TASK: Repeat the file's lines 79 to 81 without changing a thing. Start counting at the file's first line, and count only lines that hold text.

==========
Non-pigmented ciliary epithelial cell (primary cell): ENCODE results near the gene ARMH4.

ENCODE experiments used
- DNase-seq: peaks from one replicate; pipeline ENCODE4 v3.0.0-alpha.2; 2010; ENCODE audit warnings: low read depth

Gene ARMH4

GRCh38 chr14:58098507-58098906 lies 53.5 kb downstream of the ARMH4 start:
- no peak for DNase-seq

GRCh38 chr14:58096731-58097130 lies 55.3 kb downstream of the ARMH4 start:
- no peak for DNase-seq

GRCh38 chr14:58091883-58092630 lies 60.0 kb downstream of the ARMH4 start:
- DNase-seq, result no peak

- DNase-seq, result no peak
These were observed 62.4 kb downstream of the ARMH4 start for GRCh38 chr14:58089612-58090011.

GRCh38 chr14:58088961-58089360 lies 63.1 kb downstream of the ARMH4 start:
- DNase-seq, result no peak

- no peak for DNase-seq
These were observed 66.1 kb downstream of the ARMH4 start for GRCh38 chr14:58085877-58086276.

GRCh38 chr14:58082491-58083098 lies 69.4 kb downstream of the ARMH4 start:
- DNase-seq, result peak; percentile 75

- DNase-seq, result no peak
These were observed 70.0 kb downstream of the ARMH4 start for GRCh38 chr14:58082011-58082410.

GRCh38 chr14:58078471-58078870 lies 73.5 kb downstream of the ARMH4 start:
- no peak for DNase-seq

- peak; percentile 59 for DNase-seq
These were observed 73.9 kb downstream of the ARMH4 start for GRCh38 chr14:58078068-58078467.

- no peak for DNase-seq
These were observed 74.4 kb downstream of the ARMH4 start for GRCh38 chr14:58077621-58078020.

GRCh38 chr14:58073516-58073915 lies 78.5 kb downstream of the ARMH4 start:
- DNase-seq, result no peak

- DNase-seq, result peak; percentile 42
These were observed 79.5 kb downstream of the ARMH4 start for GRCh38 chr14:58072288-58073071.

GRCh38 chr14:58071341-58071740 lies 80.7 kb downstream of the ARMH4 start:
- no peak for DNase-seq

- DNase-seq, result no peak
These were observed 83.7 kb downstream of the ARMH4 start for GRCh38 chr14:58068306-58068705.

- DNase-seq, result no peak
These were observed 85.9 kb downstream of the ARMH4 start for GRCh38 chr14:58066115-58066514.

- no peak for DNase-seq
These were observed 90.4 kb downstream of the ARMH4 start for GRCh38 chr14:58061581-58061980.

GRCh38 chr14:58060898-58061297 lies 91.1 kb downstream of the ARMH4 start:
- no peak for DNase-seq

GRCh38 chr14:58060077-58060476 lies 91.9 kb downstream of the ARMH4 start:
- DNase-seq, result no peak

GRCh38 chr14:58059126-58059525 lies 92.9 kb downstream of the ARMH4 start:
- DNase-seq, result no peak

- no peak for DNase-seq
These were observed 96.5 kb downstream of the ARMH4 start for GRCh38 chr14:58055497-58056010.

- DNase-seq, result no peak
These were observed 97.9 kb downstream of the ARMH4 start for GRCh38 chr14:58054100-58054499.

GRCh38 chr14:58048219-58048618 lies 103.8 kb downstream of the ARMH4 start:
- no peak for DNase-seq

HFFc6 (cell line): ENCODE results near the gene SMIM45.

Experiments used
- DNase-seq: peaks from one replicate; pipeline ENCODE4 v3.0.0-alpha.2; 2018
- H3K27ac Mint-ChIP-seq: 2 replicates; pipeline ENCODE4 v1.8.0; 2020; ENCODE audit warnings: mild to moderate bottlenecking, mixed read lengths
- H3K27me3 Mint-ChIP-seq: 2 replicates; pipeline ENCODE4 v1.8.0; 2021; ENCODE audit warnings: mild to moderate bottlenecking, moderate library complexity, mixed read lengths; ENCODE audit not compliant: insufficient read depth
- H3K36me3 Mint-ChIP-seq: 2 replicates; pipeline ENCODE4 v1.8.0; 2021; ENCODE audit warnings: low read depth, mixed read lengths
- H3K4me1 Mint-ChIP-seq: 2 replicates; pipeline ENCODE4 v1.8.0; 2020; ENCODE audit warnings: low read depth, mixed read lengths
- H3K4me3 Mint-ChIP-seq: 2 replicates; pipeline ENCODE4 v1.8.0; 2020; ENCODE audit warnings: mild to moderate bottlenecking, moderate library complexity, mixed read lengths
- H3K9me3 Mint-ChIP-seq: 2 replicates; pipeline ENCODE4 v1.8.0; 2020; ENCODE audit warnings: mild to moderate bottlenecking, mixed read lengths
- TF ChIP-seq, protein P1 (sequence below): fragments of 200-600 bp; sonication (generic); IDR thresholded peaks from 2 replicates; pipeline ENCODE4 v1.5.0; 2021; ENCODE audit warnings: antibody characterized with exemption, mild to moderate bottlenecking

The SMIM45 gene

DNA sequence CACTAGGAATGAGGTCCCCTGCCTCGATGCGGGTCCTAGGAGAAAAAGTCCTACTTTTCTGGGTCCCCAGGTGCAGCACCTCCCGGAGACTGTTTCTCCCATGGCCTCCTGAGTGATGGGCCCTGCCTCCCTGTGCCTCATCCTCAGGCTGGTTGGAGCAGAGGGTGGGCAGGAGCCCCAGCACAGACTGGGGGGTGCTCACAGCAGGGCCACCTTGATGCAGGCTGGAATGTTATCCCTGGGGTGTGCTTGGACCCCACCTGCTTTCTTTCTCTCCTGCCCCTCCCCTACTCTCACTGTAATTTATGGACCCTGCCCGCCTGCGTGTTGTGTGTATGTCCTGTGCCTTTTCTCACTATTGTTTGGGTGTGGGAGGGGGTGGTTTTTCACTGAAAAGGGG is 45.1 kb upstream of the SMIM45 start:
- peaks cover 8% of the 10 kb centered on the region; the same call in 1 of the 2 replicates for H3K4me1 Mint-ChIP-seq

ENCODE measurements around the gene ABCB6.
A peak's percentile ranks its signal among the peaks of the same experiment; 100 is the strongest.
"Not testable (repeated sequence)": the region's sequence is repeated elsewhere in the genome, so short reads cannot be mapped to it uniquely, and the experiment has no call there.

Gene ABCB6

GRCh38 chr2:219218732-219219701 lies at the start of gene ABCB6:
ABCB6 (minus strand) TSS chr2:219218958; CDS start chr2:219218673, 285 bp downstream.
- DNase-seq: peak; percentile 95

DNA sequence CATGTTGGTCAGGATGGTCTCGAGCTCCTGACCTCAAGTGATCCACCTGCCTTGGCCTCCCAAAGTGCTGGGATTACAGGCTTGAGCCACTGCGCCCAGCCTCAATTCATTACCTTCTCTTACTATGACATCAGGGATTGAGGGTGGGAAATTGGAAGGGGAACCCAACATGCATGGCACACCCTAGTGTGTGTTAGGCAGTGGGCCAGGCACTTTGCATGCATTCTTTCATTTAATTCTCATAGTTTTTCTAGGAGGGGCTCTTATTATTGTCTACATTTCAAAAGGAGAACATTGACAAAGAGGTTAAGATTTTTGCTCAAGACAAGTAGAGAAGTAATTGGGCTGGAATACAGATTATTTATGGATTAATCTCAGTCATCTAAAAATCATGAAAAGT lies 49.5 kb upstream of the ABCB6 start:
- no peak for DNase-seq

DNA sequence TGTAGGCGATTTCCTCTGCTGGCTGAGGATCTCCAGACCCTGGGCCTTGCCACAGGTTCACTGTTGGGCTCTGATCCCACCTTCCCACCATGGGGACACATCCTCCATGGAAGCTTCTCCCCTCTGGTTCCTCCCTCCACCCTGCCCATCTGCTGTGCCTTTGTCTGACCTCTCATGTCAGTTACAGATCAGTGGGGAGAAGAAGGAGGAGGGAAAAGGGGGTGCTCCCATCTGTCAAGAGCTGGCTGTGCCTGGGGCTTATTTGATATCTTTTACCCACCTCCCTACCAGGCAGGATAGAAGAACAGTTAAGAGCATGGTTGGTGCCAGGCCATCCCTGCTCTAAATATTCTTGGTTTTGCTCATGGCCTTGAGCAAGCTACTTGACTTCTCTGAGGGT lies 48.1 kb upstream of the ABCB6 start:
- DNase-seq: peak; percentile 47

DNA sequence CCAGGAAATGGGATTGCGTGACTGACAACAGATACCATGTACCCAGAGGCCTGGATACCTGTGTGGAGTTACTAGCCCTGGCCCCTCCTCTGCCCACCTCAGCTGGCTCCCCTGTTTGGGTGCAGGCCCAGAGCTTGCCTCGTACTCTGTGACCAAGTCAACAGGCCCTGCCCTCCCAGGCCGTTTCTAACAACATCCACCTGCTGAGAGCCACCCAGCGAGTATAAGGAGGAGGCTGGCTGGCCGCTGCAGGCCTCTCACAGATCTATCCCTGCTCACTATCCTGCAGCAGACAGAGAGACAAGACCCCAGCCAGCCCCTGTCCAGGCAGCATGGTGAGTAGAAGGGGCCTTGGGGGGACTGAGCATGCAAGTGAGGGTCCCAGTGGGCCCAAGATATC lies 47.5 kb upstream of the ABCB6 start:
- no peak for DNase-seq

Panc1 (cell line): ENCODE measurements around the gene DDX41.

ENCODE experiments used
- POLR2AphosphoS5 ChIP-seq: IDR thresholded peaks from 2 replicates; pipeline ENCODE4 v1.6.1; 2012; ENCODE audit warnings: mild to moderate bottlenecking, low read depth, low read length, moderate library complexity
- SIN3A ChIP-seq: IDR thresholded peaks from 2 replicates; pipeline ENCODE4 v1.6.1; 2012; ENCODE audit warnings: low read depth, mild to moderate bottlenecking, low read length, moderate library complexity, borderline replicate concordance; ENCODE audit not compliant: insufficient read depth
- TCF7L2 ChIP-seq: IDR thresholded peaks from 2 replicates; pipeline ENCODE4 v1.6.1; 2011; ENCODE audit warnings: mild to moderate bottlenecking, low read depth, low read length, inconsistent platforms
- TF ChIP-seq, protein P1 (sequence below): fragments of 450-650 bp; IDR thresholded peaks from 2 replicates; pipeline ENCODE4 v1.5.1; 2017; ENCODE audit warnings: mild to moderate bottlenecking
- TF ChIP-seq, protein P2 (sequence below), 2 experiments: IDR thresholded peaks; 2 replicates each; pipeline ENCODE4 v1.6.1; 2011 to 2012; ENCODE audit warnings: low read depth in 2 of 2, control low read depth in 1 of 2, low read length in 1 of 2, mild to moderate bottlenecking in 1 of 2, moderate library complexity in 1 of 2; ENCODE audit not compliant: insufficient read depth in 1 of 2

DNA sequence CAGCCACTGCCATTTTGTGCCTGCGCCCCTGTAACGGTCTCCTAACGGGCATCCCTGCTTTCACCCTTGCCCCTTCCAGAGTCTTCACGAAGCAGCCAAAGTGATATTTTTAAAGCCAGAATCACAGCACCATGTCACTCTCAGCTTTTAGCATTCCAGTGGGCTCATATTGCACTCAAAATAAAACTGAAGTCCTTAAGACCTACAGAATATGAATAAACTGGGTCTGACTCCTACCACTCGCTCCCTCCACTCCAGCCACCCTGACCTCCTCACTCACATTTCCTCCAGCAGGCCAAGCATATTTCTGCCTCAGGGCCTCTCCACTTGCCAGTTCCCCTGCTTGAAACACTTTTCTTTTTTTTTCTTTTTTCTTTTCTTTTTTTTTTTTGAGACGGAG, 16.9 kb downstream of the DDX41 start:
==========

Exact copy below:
- POLR2AphosphoS5 ChIP-seq: IDR thresholded peaks from 2 replicates; pipeline ENCODE4 v1.6.1; 2012; ENCODE audit warnings: mild to moderate bottlenecking, low read depth, low read length, moderate library complexity
- SIN3A ChIP-seq: IDR thresholded peaks from 2 replicates; pipeline ENCODE4 v1.6.1; 2012; ENCODE audit warnings: low read depth, mild to moderate bottlenecking, low read length, moderate library complexity, borderline replicate concordance; ENCODE audit not compliant: insufficient read depth
- TCF7L2 ChIP-seq: IDR thresholded peaks from 2 replicates; pipeline ENCODE4 v1.6.1; 2011; ENCODE audit warnings: mild to moderate bottlenecking, low read depth, low read length, inconsistent platforms